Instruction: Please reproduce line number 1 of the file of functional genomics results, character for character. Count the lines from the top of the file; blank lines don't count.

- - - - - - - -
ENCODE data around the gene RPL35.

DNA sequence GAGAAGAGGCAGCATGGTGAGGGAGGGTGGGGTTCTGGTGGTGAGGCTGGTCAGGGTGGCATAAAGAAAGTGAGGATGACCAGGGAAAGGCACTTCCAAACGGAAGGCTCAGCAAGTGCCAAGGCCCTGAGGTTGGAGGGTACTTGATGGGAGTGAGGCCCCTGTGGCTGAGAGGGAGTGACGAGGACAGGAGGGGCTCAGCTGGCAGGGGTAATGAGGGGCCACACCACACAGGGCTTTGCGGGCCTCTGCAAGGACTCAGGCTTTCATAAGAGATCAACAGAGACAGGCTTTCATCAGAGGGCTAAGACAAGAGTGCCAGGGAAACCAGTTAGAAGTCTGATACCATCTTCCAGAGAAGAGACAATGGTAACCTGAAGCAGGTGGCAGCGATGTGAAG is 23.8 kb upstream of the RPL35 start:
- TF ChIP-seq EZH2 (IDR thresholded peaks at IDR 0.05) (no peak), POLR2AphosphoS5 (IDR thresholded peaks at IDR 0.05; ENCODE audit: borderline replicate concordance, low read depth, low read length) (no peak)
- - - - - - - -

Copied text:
ENCODE data around the gene RPL35.